While the investigation of the current outage in India is ongoing, it appears that the failure stems from supply dropping below demand rather than from a transmission capacity problem.  As in the U.S., the summer is a time of high electricity consumption in India, stemming from consumption for air conditioning as well as from water pumps tapping increasingly deep underground aquifers. (For more on this topic see “When the Well Runs Dry”.)  Coincident with this high summer time electricity demand, India’s coal-fired power plants have been generating less-than-expected amounts of electricity due to reduced supplies of coal, and production from water-powered hydro-electric plants has been reduced due to lower-than-expected rains from the spring monsoon. While this drop in electricity supply is considered to be the root cause of the power grid failure, its massive extent seems to be exacerbated by years of under-spending on maintenance and upgrades.
As our electric grid infrastructure in the U.S. continues to age, the risk for an India-like system-failure continues to grow.  Former Vice President Al Gore and others are increasingly calling for a transition of our power system to what has come to be called a “smart grid”.  In essence the smart grid involves the installation of digital meters throughout the system which allow for improved balancing of power supply and demand, thereby reducing both the possibility of the system falling out of equilibrium and also reducing power loss due to inefficient routing of electricity.  Converting to a smart grid system would reduce the need to build more fossil-fueled power plants and allow some of the older, more polluting power plants to be taking out of service.  An additional, and rather important advantage of a smart grid is that it would make it much easier to connect to small-scale solar and wind power units.  Envision houses, schools and other public building all topped with solar panels.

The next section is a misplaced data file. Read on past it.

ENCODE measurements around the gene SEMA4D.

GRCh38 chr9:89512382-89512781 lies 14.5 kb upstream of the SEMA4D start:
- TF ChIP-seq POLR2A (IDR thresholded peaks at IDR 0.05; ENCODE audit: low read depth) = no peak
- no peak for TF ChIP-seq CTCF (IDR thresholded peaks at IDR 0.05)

Conversion to a smart grid is a cornerstone feature of converting to a more environmentally benign energy system and to ensuring that we don’t slip into darkness due to massive network failures.  Constructing the smart grid would create just the sort of green-energy jobs we are seeking.  Bear in mind that smart grid technology is not a pie-in-the-sky sort of a notion as the often cutting-edge nation of Denmark is well on the way to creating a smart grid already.  My concern is that the current fragmented, deregulated power utility system we have is not amenable to this sort of coordinated public action and investment which would be required for a massive national project like this.  In the post World War II era we routinely embarked on these types of national infrastructure projects such as the interstate highway system which we call use and benefit from on a regular basis.  I hope we can come together as a country and embark on another important national effort and build a smart grid.